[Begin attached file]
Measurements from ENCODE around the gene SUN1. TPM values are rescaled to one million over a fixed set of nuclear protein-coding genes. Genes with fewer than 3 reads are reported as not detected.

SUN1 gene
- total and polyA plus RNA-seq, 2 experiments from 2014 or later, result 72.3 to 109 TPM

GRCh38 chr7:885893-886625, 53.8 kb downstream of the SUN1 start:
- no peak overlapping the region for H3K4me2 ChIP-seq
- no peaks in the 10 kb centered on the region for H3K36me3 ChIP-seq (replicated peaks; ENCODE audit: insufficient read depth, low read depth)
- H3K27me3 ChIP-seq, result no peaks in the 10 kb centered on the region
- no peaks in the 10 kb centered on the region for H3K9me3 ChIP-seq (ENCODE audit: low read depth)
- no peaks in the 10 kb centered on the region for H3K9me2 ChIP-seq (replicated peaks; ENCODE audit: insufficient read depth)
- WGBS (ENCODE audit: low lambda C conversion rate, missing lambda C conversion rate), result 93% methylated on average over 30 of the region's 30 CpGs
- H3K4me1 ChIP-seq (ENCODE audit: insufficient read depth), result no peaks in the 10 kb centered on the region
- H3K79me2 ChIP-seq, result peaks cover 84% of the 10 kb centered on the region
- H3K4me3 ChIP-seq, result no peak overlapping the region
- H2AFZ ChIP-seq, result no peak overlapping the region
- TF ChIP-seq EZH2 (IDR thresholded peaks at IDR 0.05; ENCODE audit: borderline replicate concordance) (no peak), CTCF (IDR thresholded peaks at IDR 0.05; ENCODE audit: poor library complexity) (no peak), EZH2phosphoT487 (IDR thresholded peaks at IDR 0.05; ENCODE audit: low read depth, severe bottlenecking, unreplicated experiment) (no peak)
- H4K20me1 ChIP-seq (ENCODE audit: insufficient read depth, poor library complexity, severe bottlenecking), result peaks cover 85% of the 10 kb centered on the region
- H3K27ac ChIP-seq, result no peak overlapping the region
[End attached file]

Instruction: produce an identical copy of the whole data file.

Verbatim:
Measurements from ENCODE around the gene SUN1. TPM values are rescaled to one million over a fixed set of nuclear protein-coding genes. Genes with fewer than 3 reads are reported as not detected.

SUN1 gene
- total and polyA plus RNA-seq, 2 experiments from 2014 or later, result 72.3 to 109 TPM

GRCh38 chr7:885893-886625, 53.8 kb downstream of the SUN1 start:
- no peak overlapping the region for H3K4me2 ChIP-seq
- no peaks in the 10 kb centered on the region for H3K36me3 ChIP-seq (replicated peaks; ENCODE audit: insufficient read depth, low read depth)
- H3K27me3 ChIP-seq, result no peaks in the 10 kb centered on the region
- no peaks in the 10 kb centered on the region for H3K9me3 ChIP-seq (ENCODE audit: low read depth)
- no peaks in the 10 kb centered on the region for H3K9me2 ChIP-seq (replicated peaks; ENCODE audit: insufficient read depth)
- WGBS (ENCODE audit: low lambda C conversion rate, missing lambda C conversion rate), result 93% methylated on average over 30 of the region's 30 CpGs
- H3K4me1 ChIP-seq (ENCODE audit: insufficient read depth), result no peaks in the 10 kb centered on the region
- H3K79me2 ChIP-seq, result peaks cover 84% of the 10 kb centered on the region
- H3K4me3 ChIP-seq, result no peak overlapping the region
- H2AFZ ChIP-seq, result no peak overlapping the region
- TF ChIP-seq EZH2 (IDR thresholded peaks at IDR 0.05; ENCODE audit: borderline replicate concordance) (no peak), CTCF (IDR thresholded peaks at IDR 0.05; ENCODE audit: poor library complexity) (no peak), EZH2phosphoT487 (IDR thresholded peaks at IDR 0.05; ENCODE audit: low read depth, severe bottlenecking, unreplicated experiment) (no peak)
- H4K20me1 ChIP-seq (ENCODE audit: insufficient read depth, poor library complexity, severe bottlenecking), result peaks cover 85% of the 10 kb centered on the region
- H3K27ac ChIP-seq, result no peak overlapping the region